Corn (Zea Mays L.) is grown in almost all parts of the United States and is the largest consumer of nitrogen (N) fertilizer. Traditionally, N application rate and time are recommended more at the county or regional level using the regionalized mass-balance equations or through the expected economic returns. With some risk aversion, farmers usually apply more than the required amount of fertilizers in their fields and these can exacerbate environmental, economic, and social issues. Research has been conducted in the past to overcome these issues, such as field experiment trials or using remote sensing. These methods are time-consuming, costly, and labor-intensive and do not evaluate environmental sustainability. Another method would be to deploy crop growth models (CGM) for predicting the timing and rate of N fertilizer application; this has not been done to date primarily due to complex user-interfaces and a plethora of model inputs. Some commercially available software packages use CGM in back-end, but subscription fees and lack of data-transparency influence adoption. Furthermore, they are difficult to integrate different (or actual) management practices or crops, and some fail to consider actual past weather. These critical gaps will be overcome by using the CGM (APSIM) with Shiny R to create a free and open-source decision-support tool (DST), Optimum Performance Tool for Informed Corn Nitrogen Recommendation - Open-Source(OPTICORN-OS) to stakeholders and can enforce data transparency.
The primary objective of this project is to increase the adoption of DST in agriculture to make an informed decision and following adaptive management in-season to achieve economic, environmental, and social sustainability. We will achieve this by (i) comparing APSIM simulations with field experiments by varying N rates and timings (ii) developing a DST (OPTICORN-OS), based on APSIM, to recommend N-fertilizer application rate and timing by integrating management, soil, and weather information, (iii) conducting user-testing workshops for farmers, extension educators, researchers for using OPTICORN-OS, to improve usability and effectiveness of the tool, and (iv) training farmers, extension educators, and students to use the tool via workshops and extension events. I will work with faculty at Purdue University, with expertise in agronomy, data modeling and simulation, extension, and software development. A field-scale study will be conducted in-parallel with the APSIM simulations. From this research, I will publish two articles and one extension article and present in extension and academic conferences. Workshops will be hosted in the OATSCON-24, Purdue’s Digital Agriculture Showcase, and IoT4Ag annual meeting.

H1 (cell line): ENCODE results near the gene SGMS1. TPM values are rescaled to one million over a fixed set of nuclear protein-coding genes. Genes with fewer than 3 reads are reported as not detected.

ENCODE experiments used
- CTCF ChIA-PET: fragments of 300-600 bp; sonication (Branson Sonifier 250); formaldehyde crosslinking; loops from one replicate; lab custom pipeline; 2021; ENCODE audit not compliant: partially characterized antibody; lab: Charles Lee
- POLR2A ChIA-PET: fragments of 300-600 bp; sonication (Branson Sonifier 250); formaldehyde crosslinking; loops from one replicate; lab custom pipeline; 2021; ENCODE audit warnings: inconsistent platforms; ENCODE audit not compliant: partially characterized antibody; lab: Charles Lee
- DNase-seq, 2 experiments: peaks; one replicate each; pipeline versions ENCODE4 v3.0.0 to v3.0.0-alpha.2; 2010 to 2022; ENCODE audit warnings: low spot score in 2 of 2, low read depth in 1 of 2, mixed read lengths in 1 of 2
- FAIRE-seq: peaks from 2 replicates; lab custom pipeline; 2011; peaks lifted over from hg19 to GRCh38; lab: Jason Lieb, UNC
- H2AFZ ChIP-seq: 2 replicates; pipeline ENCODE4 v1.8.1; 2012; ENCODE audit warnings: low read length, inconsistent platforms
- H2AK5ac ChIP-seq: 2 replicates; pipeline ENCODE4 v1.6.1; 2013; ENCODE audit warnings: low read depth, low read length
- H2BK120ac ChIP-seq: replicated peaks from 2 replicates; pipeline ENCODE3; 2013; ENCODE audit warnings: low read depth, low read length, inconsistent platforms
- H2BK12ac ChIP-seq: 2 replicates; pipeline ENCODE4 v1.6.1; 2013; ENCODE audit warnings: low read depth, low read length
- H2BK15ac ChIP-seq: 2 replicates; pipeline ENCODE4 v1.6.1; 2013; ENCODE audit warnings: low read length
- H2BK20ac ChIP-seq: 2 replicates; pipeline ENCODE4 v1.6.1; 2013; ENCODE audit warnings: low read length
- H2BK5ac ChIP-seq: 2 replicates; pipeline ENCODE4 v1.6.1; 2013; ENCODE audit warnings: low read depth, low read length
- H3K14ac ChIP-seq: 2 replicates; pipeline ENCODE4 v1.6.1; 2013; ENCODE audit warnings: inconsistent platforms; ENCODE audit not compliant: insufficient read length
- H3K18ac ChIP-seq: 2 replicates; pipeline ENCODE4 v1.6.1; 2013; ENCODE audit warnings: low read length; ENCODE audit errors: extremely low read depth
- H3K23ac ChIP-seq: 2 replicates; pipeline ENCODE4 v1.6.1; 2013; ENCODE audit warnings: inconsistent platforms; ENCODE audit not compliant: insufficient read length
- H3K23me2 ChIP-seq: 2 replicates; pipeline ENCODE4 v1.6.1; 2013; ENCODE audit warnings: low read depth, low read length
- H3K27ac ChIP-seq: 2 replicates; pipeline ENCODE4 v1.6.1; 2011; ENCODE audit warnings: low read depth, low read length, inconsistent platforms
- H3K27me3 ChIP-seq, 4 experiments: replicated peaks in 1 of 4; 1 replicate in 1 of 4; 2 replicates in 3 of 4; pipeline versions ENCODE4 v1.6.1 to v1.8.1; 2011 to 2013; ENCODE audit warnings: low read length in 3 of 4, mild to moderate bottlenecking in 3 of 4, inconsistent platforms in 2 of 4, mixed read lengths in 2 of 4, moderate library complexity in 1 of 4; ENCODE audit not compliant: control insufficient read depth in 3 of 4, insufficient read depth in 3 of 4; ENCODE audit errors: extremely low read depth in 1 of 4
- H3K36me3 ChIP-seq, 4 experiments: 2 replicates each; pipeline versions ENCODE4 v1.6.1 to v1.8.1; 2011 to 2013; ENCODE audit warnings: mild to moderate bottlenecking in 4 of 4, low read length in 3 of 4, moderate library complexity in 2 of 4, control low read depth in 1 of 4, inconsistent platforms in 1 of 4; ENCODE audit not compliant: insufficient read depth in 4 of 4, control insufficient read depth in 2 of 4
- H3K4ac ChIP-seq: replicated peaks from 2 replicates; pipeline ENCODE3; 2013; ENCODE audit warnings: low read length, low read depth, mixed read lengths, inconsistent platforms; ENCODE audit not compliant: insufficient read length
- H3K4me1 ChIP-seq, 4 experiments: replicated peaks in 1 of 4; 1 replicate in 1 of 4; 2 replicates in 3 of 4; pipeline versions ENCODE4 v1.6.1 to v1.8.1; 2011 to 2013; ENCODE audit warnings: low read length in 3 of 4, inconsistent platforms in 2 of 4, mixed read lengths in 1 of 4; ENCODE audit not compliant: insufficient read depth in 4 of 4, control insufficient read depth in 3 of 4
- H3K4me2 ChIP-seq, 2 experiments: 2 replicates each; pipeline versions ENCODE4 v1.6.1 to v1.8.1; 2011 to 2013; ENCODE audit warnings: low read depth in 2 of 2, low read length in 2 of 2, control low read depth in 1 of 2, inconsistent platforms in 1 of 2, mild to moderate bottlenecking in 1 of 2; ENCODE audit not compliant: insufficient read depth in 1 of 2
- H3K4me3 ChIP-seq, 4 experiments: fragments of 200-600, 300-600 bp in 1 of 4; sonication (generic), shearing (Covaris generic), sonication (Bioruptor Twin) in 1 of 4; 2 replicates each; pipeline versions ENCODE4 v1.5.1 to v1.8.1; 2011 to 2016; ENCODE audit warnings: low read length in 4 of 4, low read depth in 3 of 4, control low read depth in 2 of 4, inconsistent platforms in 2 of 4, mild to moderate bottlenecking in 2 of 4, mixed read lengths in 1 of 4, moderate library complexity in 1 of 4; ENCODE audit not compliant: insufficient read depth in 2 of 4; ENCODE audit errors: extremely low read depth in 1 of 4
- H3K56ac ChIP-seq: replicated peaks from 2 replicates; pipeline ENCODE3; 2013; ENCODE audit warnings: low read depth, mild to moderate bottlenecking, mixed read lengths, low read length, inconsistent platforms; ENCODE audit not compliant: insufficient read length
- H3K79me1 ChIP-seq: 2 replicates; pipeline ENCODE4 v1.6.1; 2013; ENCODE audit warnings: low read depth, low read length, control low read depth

Project objectives from proposal:
- Farmers and extension educators would be able to better understand the economic and environmental consequences of their in-season decision related to N fertilizer application. These consequences will be estimated through the yield, biomass, amount of N-leaching, and nitrous oxide emissions and will be further validated through the field experiment running parallel to the simulation study.
- We will be developing a decision support tool named Optimum Performance Tool for Informed Corn Nitrogen Recommendation - Open-Source (OPTICORN-OS), to be used to recommend optimum date and rate of N fertilizer application for their fields. Barriers to farmer adoption of the DST will be increased since the tool is free and open-source and prioritizes transparency and usability in design.
- We will conduct surveys on the usability and effectiveness of the decision support tool with farmers, extension educators, researchers, and industry representatives.
- Farmers and extension educators from Indiana and the broader mid-west, can use this tool to optimize the N-fertilizer application in corn fields.
- It improves the economic well-being of farmers, since nitrogen fertilizer application is a high-cost input for corn production.
- Addresses the issue of long-term environmental sustainability because overapplication of N fertilizer, reduces soil health and cause serious environmental consequences.